Transhumance is an intangible cultural heritage of UNESCO

Transhumance or the traditional seasonal migration of livestock has been unanimously registered on the UNESCO Intangible Cultural Heritage Representative List. In this way, Italy acquires the primacy of enrollments in the rural and agri-food sector, surpassing Turkey and Belgium.
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The UNESCO Commission, meeting in Bogotà, has decided to recognize a candidacy which has seen Italy leader of an alliance with Greece and Austria, advanced in 2017 to protect a practice still widespread today both in Central and Southern Italy, where they are the Reguri tratturi are located, starting from Amatrice and Ceccano in Lazio to Aversa degli Abruzzi and Pescocostanzo in Abruzzo, from Frosolone in Molise to Gargano in Puglia.


September, let us go.
It’s time to migrate.
Now in the land of Abruzzi my shepherds
leave the pens and go down to the sea:
they go down to the wild Adriatic
that is green like the mountain pastures.

This is how the great poet Gabriele D’Annunzio praised transhumance in Abruzzo in his verses of poetry September


In Italy this ancient technique began to be practiced in Abruzzo, Molise and Puglia, with extensions towards the Gargano and the Murge. It consisted in migrating the animals from the high pastures of the Abruzzo and Molise mountains to the more verdant and milder ones of the Tavoliere delle Puglie and Gargano. The importance of this activity was such that it was administered and managed by two institutions specially set up during the Kingdom of Naples. They were the Royal Customs of the Mena delle Pecore of Foggia and the Doganella of Abruzzo.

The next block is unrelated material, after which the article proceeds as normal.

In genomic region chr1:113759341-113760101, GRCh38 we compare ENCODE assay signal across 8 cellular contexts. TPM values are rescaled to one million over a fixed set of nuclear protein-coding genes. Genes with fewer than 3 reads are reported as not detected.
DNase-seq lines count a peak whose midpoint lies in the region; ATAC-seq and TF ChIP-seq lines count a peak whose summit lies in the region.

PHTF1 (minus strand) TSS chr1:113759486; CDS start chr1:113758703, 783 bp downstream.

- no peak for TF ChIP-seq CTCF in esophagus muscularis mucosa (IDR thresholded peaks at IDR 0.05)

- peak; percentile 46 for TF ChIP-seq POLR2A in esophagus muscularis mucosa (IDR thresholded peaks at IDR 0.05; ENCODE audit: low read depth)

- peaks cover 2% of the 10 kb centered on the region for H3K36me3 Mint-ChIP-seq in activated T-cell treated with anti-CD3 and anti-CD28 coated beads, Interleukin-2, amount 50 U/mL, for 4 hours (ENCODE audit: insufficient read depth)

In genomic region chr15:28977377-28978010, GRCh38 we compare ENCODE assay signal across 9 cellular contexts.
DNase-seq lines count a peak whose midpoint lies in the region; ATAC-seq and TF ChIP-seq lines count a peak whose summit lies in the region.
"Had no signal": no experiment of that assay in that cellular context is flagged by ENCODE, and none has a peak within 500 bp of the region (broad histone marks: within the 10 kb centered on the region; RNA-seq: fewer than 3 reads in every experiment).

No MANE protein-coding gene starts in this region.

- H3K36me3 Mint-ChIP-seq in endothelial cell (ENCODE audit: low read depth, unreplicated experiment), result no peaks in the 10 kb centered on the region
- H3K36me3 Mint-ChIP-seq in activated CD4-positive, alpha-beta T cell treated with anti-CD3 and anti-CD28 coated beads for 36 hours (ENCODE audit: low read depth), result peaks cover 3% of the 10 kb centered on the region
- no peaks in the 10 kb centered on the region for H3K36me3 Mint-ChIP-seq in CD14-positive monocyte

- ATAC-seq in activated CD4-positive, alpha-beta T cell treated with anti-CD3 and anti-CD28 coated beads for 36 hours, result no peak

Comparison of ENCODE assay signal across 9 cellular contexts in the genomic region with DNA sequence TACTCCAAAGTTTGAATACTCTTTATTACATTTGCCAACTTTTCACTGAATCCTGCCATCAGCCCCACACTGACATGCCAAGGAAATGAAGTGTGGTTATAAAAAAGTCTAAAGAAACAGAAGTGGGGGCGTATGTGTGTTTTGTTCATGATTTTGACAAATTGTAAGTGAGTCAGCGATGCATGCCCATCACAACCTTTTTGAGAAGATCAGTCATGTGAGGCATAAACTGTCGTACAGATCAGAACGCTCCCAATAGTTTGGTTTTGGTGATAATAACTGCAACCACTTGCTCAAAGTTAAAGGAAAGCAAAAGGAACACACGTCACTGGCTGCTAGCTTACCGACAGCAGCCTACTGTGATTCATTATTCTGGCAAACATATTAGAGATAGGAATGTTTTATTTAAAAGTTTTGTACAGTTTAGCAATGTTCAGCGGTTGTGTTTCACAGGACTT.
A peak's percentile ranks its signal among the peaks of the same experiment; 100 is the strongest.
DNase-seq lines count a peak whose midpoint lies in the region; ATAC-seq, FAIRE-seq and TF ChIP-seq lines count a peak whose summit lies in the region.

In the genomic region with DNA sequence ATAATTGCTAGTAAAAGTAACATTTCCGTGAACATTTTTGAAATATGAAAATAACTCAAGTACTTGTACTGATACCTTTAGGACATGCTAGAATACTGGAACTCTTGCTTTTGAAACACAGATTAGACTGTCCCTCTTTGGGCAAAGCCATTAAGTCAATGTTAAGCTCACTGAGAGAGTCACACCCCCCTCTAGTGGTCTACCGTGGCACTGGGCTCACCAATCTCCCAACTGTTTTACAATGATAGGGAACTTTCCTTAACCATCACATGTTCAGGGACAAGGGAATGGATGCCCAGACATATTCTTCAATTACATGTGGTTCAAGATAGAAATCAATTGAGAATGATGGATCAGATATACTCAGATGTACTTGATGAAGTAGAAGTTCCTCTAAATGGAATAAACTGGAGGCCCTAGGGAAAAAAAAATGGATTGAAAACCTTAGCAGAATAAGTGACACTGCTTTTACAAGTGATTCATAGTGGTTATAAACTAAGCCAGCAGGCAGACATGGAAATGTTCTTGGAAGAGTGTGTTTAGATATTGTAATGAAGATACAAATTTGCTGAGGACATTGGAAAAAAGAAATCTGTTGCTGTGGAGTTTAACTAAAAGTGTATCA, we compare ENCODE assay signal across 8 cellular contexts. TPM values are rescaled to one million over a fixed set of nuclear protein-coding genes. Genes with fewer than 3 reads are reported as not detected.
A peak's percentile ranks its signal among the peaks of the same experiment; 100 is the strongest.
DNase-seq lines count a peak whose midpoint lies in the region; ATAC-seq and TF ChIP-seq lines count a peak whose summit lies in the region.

The Tratturi – sheep tracks

The Tratturo (The sheep track) is a wide grassy path, stony or clay, always with a natural background, originating from the passage and the trampling of the herds. Normally the measurement of the width of the seat of the road track is 111 meters corresponding to sixty Neapolitan passes.

Its route marks the main direction of the complex reticular system of the paths that wind and branch off into minor paths made up of the tratturelli bretelle that joined between they are the main sheep tracks, with arms and rests. These routes were used by shepherds to carry out transhumance or to transfer herds and flocks from one pasture to another on a seasonal basis.

 


 

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